Is the IoT hype finally over and what does scale have to do with it?

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Many companies have adopted IoT on a large scale and are well beyond the initial piloting and prototyping stages.

IoT has been a major buzzword on the tech scene for some time now, but is the hype finally over?

The answer to this question may lie in another question. Are companies scaling their IoT solutions and can they achieve impactful ROI? Probably, yes. Many companies are actually adopting IoT on a large scale and are well beyond the initial piloting and prototyping stages.

Broadly speaking, IoT can affect both the bottom and top lines of an enterprise, hence IoT applications can be loosely grouped into bottom-line and top-line applications.

Bottom-line applications allow companies to boost operational efficiency and cut costs across the enterprise. Such applications include digital factory, fleet management, predictive maintenance, and connected workforce solutions. The potential benefits include less unplanned downtime, improved fleet efficiency, and increased workforce safety.

Large-scale deployments of such bottom-line IoT applications are gaining ground across different sectors, but most can be found in asset-heavy and supply-chain-oriented industries such as manufacturing and retail.

The UK retail sector paints a positive picture of such adoption. For example, Tesco and Morrisons have equipped their truck fleets with telematics solutions to improve efficiency while Lidl has deployed IoT across its fleet to remotely monitor cargo temperature and obtain valuable insights into the condition of the cargo. A few years ago, Sainsbury’s announced plans to connect more than 250,000 luminaires across 250 of its superstores in an effort to cut energy costs.

However, deploying top-line IoT solutions to innovate, develop, or improve products, services, and business models on a large scale can be somewhat more complex because to do so it is first necessary to unlock an ecosystem of partners. Finding the right ones, and designing a business model and services around them may be challenging for some organizations.

Despite the potential complexity, there are good examples of such innovation at scale across industries. Airbus, for example, uses IoT to improve operational efficiency and develop new services. To boost its top line, Airbus launched its Skywise predictive maintenance platform to provide predictive insights about jet engine operations. By processing jet engine data, the platform provides airlines with actionable insights to improve maintenance processes and cut costs. Given that the fiercely competitive airline sector is currently facing major headwinds, the appetite for cost-cutting enablers among airlines is growing fast.

Launching a platform enabled Airbus to move up the value chain and become a tech player rather than just an OEM while also providing a valuable service to the airlines. The efforts appear to have paid off, with 60 airlines already signed up to the platform. EasyJet was among those that went all in and deployed the platform across its entire fleet.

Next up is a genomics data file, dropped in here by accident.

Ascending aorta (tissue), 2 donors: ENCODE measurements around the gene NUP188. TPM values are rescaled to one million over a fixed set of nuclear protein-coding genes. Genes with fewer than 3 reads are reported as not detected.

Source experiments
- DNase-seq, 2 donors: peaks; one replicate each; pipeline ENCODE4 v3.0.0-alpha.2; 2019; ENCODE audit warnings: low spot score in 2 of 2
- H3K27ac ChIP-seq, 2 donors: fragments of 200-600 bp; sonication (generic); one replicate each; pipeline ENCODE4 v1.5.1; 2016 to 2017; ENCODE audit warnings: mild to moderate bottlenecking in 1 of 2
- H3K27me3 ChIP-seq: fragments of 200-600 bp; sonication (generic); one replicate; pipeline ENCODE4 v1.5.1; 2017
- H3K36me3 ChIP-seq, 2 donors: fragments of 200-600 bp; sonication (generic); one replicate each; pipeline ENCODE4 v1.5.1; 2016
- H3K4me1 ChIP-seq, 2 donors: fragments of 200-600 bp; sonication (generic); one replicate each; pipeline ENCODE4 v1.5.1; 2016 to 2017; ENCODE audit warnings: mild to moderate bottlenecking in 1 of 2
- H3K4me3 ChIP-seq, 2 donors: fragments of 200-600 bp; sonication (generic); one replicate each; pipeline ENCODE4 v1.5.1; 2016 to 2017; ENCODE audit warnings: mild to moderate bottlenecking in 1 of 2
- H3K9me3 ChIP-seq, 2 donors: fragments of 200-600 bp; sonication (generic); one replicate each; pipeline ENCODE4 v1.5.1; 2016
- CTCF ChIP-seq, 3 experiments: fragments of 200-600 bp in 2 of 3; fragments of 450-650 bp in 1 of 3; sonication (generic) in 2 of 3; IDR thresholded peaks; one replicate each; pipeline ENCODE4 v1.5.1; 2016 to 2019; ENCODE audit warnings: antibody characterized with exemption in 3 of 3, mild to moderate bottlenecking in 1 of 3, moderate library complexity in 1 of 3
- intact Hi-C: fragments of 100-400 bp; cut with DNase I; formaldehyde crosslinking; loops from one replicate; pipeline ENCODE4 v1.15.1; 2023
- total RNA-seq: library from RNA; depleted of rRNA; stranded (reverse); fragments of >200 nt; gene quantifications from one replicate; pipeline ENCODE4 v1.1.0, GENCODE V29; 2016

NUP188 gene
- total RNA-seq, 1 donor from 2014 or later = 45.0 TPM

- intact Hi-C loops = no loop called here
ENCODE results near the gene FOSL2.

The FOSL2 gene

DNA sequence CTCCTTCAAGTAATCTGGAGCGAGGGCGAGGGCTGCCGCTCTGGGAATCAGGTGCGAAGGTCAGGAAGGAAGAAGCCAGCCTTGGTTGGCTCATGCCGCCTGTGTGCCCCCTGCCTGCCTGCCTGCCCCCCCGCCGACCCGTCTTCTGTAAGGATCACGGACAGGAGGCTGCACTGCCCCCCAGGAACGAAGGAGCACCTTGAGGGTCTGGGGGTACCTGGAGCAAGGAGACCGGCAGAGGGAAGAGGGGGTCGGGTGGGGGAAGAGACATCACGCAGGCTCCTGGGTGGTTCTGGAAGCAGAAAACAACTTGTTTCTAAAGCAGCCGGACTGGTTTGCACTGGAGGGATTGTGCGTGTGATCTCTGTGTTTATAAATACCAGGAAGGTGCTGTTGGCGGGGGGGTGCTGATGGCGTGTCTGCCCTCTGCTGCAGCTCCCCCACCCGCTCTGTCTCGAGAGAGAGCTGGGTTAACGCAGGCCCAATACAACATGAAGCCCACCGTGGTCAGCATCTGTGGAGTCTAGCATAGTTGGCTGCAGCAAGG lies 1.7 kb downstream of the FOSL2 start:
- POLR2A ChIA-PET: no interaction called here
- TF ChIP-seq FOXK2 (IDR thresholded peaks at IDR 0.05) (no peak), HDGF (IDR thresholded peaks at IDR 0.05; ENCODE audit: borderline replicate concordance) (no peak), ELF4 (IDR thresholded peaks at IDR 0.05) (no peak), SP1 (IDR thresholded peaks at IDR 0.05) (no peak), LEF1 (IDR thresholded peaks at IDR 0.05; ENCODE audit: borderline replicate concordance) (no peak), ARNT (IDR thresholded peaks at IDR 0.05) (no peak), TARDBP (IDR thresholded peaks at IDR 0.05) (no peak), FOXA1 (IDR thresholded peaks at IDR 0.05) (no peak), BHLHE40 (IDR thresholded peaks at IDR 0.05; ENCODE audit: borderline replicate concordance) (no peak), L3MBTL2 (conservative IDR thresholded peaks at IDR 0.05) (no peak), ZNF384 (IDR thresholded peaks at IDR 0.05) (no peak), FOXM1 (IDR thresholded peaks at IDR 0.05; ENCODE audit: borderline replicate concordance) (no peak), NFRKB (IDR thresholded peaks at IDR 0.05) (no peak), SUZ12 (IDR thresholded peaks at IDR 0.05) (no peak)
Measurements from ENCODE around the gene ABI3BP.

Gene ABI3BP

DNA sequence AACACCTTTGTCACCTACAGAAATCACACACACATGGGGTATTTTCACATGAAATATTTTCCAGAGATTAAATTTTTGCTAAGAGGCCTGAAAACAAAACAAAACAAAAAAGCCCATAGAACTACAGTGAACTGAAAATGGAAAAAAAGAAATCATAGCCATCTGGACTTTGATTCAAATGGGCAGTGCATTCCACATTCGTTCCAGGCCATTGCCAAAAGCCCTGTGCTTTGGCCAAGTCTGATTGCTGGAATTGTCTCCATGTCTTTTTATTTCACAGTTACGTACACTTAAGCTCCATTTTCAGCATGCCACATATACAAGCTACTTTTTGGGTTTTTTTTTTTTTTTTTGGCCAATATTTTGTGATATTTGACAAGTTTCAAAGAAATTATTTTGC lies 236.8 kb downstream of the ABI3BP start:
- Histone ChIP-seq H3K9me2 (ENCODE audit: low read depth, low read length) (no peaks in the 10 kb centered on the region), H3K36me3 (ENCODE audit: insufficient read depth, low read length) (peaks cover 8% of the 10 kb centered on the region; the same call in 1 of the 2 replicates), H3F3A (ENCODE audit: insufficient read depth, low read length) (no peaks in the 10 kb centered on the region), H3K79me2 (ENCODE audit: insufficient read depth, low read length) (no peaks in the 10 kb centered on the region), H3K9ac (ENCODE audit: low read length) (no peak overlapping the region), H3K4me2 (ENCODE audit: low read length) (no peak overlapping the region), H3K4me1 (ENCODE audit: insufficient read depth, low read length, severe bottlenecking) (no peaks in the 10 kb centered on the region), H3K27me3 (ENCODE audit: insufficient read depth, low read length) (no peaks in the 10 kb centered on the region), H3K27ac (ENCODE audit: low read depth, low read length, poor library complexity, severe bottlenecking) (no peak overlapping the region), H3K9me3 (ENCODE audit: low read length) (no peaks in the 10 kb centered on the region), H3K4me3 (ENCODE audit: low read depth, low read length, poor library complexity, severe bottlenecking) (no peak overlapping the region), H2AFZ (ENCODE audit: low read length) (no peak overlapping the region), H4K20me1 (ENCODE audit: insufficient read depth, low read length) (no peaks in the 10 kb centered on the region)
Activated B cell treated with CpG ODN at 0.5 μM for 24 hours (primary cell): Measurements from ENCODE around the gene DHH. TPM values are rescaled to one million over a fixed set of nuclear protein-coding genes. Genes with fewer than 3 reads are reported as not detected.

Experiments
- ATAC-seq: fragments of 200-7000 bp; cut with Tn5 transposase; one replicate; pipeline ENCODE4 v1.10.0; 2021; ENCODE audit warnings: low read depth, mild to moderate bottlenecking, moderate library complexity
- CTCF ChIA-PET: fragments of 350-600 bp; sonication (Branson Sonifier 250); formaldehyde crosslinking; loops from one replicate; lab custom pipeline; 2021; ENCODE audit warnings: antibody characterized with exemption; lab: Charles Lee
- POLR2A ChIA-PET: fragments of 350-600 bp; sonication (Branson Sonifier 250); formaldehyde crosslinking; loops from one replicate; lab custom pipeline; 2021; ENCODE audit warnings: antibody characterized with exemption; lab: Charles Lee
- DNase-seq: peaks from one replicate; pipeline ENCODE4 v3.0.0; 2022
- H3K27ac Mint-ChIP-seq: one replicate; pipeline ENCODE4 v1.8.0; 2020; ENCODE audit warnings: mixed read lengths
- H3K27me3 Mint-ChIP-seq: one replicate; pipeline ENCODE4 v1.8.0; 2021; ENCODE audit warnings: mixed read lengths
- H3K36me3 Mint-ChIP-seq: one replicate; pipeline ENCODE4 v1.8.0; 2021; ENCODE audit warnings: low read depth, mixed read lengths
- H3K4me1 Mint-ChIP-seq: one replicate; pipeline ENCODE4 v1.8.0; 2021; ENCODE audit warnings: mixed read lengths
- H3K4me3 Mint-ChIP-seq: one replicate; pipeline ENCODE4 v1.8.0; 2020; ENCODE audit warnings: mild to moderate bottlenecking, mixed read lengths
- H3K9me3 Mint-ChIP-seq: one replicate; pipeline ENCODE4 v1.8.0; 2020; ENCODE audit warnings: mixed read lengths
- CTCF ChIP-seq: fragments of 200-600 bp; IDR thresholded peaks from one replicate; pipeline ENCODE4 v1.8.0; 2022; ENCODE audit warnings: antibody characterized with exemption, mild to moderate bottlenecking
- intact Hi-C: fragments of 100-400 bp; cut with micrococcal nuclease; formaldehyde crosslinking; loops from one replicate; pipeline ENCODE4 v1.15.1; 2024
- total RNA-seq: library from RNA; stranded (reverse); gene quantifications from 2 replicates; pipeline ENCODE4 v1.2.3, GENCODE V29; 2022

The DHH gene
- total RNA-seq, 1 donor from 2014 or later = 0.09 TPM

Airbus has maintained this momentum by scaling the capability of its Skywise platform and extending it to connect assets beyond engines. This feature will enable the Connected Cabin experience and essentially provide the cabin crew with real-time insights into the operations of assets including lavatories, seats, and overhead compartments – all of which can be connected to the platform.

However, the key success factor is getting the ecosystems of partners right and it seems that Airbus is moving in the right direction. For example, the company is forging closer relationships with OEMs that specialize in airplane equipment. One such company, global seat manufacturer Recaro, is working with Airbus on the connected cabin experience and aims to connect its seats with IoT and provide advance alerts when maintenance is needed.


Two companies showcased iSeat, part of the Connected Cabin concept, which connects economy seats to the platform and informs cabin crew whether seats are in the upright position during take-off or, for example, whether a life jacket is missing. By connecting more OEMs’ products to its platform, Airbus could increase the value it brings to airlines, a move that should pay off in the future.

However, getting the ecosystem play right may be a challenge as companies often lack a clear strategy with appropriate business models, resources and awareness about the potential partners.

Thus, to move from proof of concept to a large-scale industrialized partnership ecosystem, companies need to have a clear strategy, business model in place, appropriate platforms and technology, and should start testing the water sooner rather than later.

To learn more about how IoT can be used to drive operational efficiency and develop new connected products, services, and business models, connect with me.

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